(2) The efforts made and assistance provided to the minor and nonminor by the social worker or the probation officer so that the minor and nonminor will be able to meet the participation conditions.

(3) Efforts toward completing the items described in paragraph (2) of subdivision (e) of Section 391.

(c) The reviews conducted pursuant to this section for a nonminor dependent shall be conducted in a manner that respects the nonminor’s status as a legal adult, focused on the goals and services described in the youth’s transitional independent living case plan, as described in subdivision (y) of Section 11400, including efforts made to maintain connections with caring and permanently committed adults, and attended, as appropriate, by additional participants invited by the nonminor dependent.

(d) For a nonminor dependent whose case plan is continued court-ordered family reunification services pursuant to Section 361.6, the court shall consider whether the nonminor dependent may safely reside in the home of the parent or guardian. If the nonminor cannot reside safely in the home of the parent or guardian or if it is not in the nonminor dependent’s best interest to reside in the home of the parent or guardian, the court must consider whether to continue or terminate reunification services for the parent or legal guardian.

(1) The review report shall include a discussion of all of the following:

(A) Whether foster care placement continues to be necessary and appropriate.

(B) The likely date by which the nonminor dependent may reside safely in the home of the parent or guardian or will achieve independence.

(C) Whether the parent or guardian and nonminor dependent were actively involved in the development of the case plan.

(D) Whether the social worker or probation officer has provided reasonable services designed to aid the parent or guardian to overcome the problems that led to the initial removal of the nonminor dependent.

(E) The extent of progress the parents or guardian have made toward alleviating or mitigating the causes necessitating placement in foster care.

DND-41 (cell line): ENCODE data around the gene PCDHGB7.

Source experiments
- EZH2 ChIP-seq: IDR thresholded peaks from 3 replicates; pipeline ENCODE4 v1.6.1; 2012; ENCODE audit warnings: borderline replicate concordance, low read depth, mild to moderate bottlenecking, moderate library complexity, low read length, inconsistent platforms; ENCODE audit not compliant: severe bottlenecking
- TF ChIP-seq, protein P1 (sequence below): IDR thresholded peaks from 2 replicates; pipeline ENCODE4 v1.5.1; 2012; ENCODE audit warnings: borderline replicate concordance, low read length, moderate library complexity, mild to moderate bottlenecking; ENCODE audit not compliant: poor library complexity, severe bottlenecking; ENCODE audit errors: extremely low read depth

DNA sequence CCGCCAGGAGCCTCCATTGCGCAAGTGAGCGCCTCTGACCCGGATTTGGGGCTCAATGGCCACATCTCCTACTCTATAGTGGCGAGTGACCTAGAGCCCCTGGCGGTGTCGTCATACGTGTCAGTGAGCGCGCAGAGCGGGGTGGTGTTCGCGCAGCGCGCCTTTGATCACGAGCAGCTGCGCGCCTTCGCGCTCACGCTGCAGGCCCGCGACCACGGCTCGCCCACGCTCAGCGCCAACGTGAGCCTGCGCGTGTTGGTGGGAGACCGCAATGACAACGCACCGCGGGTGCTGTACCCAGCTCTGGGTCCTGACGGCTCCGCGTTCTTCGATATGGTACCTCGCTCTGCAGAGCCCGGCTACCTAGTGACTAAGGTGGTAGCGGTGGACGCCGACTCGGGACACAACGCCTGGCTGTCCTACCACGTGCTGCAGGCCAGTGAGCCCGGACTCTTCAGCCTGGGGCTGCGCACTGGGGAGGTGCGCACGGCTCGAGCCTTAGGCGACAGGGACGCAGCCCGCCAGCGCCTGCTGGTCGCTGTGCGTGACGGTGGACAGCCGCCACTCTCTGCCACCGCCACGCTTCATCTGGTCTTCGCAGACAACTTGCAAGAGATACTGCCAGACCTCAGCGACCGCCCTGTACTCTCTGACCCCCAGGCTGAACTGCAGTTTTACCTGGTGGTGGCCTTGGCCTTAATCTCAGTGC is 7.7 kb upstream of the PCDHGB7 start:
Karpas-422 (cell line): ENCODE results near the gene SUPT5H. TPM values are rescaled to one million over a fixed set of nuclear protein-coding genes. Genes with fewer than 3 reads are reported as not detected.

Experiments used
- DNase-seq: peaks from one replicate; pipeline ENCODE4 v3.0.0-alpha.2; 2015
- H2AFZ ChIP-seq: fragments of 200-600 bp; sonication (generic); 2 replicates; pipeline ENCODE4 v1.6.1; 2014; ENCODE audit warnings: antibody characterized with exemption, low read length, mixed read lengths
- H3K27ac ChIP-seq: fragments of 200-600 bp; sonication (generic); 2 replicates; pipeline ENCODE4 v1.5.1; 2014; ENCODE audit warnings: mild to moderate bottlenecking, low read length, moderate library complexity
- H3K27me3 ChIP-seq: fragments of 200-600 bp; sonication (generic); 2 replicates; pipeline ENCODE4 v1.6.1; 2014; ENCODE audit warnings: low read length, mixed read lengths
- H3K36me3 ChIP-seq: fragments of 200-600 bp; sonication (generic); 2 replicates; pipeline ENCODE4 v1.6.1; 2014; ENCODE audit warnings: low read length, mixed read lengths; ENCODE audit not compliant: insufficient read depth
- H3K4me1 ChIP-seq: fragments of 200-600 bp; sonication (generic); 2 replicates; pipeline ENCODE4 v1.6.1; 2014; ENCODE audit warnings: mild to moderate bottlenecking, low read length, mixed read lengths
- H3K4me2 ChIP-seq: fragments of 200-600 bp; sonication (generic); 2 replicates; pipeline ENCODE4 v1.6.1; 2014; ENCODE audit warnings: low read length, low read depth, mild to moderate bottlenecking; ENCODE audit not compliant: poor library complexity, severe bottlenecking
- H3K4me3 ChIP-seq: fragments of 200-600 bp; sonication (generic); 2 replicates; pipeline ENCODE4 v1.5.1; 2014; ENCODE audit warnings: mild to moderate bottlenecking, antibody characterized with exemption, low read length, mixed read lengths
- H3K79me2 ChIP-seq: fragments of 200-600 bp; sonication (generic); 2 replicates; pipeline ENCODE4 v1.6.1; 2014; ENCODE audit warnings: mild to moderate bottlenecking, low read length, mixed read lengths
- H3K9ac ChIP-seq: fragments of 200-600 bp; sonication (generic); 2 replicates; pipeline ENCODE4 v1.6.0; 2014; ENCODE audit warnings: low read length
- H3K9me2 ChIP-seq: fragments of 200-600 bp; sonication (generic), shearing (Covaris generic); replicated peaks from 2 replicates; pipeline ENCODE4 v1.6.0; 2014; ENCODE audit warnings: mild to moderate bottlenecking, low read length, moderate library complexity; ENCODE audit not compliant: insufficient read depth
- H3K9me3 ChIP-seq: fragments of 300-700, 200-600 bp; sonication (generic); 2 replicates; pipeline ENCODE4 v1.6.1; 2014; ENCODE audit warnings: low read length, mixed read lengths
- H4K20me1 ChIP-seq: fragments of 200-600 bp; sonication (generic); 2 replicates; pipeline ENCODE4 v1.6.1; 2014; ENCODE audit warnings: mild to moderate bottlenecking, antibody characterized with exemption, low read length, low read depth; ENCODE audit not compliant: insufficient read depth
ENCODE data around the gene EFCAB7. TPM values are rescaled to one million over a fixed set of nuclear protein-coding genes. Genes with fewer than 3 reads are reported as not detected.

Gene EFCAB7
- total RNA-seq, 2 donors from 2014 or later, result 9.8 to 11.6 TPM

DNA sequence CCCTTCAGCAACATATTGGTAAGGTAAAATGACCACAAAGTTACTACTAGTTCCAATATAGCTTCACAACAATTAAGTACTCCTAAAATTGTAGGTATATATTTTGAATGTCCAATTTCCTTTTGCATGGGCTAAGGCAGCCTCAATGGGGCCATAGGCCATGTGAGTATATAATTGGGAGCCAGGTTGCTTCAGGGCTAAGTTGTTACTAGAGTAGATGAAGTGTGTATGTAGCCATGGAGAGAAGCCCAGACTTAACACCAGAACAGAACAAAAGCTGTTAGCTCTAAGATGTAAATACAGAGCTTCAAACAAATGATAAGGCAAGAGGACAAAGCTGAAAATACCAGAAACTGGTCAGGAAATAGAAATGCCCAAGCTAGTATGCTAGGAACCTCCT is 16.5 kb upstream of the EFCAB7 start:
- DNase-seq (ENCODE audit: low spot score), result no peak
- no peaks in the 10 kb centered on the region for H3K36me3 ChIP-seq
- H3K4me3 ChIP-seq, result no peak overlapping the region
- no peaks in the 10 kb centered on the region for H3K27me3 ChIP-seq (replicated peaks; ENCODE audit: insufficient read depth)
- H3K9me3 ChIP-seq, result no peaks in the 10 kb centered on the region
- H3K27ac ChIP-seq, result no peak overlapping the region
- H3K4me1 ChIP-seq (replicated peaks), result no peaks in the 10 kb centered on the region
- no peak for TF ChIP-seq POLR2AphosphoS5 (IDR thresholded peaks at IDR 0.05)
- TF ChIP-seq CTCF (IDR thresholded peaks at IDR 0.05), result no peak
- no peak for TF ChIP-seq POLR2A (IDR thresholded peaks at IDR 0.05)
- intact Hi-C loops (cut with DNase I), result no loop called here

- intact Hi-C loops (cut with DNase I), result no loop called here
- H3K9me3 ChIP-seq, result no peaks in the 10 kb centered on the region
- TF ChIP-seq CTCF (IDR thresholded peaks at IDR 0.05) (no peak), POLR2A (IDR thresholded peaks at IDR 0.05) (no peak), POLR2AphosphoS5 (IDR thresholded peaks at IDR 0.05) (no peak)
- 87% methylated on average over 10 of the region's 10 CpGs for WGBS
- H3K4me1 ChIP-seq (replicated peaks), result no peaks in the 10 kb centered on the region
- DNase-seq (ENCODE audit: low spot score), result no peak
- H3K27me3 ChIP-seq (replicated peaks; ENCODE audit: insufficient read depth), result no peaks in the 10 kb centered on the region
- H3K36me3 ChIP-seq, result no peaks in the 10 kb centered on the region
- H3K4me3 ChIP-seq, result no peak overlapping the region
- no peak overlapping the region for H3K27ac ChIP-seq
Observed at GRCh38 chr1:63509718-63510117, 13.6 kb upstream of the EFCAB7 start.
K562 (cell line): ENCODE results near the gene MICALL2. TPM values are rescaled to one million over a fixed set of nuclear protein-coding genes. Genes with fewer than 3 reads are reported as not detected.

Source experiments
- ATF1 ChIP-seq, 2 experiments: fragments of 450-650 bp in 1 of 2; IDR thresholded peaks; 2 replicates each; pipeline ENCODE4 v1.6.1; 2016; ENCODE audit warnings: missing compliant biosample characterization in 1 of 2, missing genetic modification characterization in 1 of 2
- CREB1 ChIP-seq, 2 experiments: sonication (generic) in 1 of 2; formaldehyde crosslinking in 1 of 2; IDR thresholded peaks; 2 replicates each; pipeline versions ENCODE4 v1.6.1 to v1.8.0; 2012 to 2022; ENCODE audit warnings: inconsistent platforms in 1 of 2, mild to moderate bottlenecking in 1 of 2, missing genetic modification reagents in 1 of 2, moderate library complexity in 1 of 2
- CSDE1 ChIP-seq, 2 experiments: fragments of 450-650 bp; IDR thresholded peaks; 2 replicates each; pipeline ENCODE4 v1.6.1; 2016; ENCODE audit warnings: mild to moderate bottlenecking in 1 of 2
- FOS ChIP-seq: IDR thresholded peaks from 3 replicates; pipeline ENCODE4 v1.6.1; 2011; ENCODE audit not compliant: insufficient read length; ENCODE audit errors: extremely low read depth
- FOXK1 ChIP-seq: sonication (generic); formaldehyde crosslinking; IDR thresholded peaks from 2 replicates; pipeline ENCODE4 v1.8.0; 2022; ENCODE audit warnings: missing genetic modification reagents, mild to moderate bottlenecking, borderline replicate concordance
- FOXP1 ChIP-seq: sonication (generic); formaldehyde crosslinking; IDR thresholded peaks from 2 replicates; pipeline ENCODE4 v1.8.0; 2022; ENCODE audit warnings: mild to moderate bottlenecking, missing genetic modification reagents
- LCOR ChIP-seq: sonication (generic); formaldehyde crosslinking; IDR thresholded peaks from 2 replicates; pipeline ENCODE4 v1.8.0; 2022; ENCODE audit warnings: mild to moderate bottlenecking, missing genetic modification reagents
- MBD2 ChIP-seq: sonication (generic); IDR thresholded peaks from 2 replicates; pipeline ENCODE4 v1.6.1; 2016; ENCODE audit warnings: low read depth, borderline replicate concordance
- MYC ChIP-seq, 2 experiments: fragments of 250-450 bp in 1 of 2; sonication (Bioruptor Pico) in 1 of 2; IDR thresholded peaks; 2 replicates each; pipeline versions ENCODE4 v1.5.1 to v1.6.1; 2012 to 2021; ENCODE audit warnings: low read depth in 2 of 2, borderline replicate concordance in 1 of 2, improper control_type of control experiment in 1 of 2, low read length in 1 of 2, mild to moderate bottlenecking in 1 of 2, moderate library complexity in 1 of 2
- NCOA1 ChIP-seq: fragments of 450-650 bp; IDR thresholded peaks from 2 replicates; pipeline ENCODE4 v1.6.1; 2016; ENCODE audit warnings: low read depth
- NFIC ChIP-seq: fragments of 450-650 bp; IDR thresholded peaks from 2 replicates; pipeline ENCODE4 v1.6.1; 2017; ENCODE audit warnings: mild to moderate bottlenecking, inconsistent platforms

(F) Whether the nonminor dependent and parent, parents, or guardian are in agreement with the continuation of reunification services.

(G) Whether continued reunification services are in the best interest of the nonminor dependent.

(H) Whether there is a substantial probability that the nonminor dependent will be able to safely reside in the home of the parent or guardian by the next review hearing date.

(I) The efforts to maintain the nonminor’s connections with caring and permanently committed adults.

(J) The agency’s compliance with the nonminor dependent’s transitional independent living case plan, including efforts to finalize the nonminor’s permanent plan and prepare the nonminor dependent for independence.

(K) The progress in providing the information and documents to the nonminor dependent as described in Section 391.

(2) The court shall inquire about the progress being made to provide a permanent home for the nonminor, shall consider the safety of the nonminor dependent, and shall determine all of the following:

(A) The continuing necessity for, and appropriateness of, the placement.

(B) Whether the agency has made reasonable efforts to maintain relationships between the nonminor dependent and individuals who are important to the nonminor dependent.

(C) The extent of the agency’s compliance with the case plan in making reasonable efforts or, in the case of an Indian child, active efforts, as described in Section 361.7, to create a safe home of the parent or guardian for the nonminor to reside in or to complete whatever steps are necessary to finalize the permanent placement of the nonminor dependent.